|Photo Credit: Flickr/Jeff Gunn|
Turns out the theme of the market that day was “Festival of the Banana.” Everything was organic and most of the vendors were selling vegan food! I was in heaven!
My Spanish is a little rusty, but it was interesting to hear the various speakers get up and describe the different bananas and banana products.
In the corner of the market was a colorful pop-up tent with a banner, “Terra Madre” (translated: Mother Earth). There was a gentleman giving 10 minute massages and a women at a nearby table taking donations. Or so I thought…
Turns out, the women taking the money was Dr. Elizama Montalvo, a U.S.-trained physician who relocated back to Puerto Rico four years ago with her husband, Bartus. Bartus was giving the massages – he is trained in acupuncture and Shiatsu massage. They were offering massages for small donations to Slow Food.
|Elizama and Bartus|
I had a fabulous discussion with Elizama about her training at Montefiore Medical Center in the Bronx, New York, at the Department of Social Medicine. After living in New York for so many years, she and her husband moved back to her homeland, Puerto Rico.
Both she and Bartus are vegan, and she told me that Dr. T. Colin Campbell, the author of The China Study, was in Puerto Rico last week leading a seminar on a whole foods plant-based diet. As I have mentioned before, Campbell’s book is an easy read and the authoritative work on how diet can improve your health. All I could think at that moment is “there are no such things as coincidences!” How did this woman and I have so much in common?
On our last day in Puerto Rico, Garry surprised me. He opened his suitcase and pulled out three “California” t-shirts. He told me that he always buys t-shirts from the States and takes them on foreign trips to give as thank you gifts to people he meets on his travels.
So, as we were leaving our hotel – The La Concha Resort in San Juan – I took one of the t-shirts and presented it to Felix, the doorman who had helped us many times during our visit. When we handed him the shirt, I could see tears come to his eyes. He said one of his lifelong dreams was to visit California! You can see from the big smile on his face, this t-shirt made him very happy.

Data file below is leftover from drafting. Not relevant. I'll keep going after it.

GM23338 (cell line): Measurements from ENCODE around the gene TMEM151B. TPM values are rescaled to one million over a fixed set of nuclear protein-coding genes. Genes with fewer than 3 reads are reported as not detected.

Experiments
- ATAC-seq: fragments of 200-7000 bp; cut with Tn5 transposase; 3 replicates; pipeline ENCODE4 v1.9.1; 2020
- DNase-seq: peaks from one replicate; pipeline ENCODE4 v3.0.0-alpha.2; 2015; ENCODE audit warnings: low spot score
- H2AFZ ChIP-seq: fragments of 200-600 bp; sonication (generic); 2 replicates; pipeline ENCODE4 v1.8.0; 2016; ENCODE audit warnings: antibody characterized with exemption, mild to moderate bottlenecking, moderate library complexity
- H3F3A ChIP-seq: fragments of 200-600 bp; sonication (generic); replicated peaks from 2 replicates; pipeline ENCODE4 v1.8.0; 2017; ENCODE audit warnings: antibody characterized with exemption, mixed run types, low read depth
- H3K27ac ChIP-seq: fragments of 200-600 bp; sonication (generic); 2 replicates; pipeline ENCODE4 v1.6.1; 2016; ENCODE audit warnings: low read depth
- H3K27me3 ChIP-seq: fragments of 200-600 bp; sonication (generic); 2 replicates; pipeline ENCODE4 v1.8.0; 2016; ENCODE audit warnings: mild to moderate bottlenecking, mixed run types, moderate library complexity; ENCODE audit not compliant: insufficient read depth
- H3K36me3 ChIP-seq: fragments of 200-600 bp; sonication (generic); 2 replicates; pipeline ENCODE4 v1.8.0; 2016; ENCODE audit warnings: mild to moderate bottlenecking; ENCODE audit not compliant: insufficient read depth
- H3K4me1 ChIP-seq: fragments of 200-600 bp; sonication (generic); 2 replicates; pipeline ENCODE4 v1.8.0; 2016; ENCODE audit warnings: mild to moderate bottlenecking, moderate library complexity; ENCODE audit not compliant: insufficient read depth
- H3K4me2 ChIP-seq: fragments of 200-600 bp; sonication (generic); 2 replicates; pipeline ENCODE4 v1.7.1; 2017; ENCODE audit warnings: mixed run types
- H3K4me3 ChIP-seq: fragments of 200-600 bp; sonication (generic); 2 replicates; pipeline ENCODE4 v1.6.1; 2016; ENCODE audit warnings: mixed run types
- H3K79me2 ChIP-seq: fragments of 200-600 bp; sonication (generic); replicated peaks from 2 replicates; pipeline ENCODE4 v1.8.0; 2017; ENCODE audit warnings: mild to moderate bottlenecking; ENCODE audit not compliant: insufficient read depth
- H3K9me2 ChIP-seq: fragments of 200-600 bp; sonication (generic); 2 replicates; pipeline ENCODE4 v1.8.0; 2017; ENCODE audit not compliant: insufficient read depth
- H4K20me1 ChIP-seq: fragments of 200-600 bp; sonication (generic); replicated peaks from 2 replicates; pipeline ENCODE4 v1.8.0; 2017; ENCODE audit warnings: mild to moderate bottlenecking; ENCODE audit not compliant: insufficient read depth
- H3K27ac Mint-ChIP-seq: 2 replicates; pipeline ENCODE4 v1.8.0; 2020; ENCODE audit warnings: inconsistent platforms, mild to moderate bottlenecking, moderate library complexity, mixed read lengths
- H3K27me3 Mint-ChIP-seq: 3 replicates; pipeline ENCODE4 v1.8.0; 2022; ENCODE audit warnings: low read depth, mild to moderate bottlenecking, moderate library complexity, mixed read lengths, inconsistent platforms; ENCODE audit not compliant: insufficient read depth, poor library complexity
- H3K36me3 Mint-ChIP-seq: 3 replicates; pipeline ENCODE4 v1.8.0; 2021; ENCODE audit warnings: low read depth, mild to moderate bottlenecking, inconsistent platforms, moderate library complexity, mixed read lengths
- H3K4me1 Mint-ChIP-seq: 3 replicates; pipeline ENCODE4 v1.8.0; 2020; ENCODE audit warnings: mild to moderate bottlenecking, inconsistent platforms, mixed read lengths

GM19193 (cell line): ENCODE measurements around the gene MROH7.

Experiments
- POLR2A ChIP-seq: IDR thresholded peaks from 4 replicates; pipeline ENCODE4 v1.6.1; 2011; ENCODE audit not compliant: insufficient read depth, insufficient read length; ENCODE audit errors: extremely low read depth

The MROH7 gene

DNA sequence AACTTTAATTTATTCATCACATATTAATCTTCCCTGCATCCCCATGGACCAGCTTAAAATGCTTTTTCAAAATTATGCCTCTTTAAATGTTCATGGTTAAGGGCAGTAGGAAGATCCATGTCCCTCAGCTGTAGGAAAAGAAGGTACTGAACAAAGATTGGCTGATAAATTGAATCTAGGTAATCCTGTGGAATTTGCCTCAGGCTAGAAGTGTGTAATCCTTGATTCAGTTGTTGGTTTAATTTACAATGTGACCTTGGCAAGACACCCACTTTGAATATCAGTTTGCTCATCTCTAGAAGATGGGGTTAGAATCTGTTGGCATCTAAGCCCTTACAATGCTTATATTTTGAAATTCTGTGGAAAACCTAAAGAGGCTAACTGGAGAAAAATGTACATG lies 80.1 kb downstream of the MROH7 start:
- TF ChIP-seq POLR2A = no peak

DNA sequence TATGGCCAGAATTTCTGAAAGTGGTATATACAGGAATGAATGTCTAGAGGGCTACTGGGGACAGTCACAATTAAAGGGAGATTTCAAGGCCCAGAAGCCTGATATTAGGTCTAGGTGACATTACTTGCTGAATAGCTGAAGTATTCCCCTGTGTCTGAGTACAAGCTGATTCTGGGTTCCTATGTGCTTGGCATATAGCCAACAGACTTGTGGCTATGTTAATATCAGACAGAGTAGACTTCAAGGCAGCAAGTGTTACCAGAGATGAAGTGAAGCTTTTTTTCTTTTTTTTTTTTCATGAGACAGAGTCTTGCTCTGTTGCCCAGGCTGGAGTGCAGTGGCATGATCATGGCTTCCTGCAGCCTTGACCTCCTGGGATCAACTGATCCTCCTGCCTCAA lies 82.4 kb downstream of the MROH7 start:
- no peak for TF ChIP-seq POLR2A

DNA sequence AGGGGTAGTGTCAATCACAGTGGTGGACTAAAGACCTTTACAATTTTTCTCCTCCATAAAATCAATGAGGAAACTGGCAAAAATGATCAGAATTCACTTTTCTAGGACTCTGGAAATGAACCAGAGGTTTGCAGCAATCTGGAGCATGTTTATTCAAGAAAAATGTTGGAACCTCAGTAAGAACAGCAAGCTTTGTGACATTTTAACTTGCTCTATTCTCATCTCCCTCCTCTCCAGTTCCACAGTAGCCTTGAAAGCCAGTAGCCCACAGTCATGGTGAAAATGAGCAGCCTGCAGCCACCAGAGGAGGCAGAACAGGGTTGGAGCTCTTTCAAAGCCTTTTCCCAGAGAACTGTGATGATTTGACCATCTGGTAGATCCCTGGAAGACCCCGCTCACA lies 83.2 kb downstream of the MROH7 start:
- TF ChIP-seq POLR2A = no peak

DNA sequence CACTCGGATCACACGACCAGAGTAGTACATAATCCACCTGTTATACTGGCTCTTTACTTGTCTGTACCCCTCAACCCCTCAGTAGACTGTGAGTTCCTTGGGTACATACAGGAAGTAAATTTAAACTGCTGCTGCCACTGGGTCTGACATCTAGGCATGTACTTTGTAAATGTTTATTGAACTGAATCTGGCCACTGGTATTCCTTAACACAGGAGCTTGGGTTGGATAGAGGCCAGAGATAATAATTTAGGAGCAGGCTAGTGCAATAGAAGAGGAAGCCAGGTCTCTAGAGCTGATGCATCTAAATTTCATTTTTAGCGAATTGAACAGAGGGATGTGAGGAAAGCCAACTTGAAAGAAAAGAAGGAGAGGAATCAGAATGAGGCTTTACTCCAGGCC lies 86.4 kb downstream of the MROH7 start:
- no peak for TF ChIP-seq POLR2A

|Felix and Garry|
Puerto Rico is an island of many surprises: Wonderful food, mild weather, interesting cities. But most of all, friendly people!
This year, Hanukkah starts at sundown on December 8 and lasts for eight nights. Like many families, mine will gather the following weekend to celebrate this Festival of Lights. There will be more than 30 of us, and each family unit will bring their menorah (candelabra). Before dinner, we will say the traditional Hebrew prayers, tell stories and we will light all the candles. It is a beautiful sight, as we turn off all the lights and do this tradition only with the lights from almost a dozen menorahs.
Then dinner will be simple, with the main dish being fried potato pancakes — called latkes. Some like them with sour cream, others will top theirs with fresh applesauce. We’ll have beef brisket and roasted chicken, steamed green beans and a big green salad. And because it is a tradition, we will also serve fried jelly donuts for dessert. You can find out about this tradition here.
But one tradition will change this year. We are not doing our annual gift exchange. Usually we each purchase a gift worth $15 to $20 and pull names. We have a lot of laughs.
This year, our entire family decided to start a new tradition. We will each take that money that was previously used to purchase a gift, and make a family donation to support Israel. With all the recent violence in the Middle East, showing our support in this way, at this time of giving, feels good and makes sense.
I wonder how many other families will consider breaking tradition. Instead of giving gifts to family or close friends — gifts they probably don’t need — consider making a donation to a worthwhile cause that is important to you.
So far this year I have written checks to my local food bank and Share our Strength, which was started by chefs who wanted a vehicle to donate unused food. At our company, we are also having a canned food drive.
As we enter the season of giving, I hope you will think about how you can make a difference to those who are less fortunate. Maybe start a new tradition by teaching your family to truly be grateful for all that you have and make someone else’s life a little better.
I think that is what this season is all about.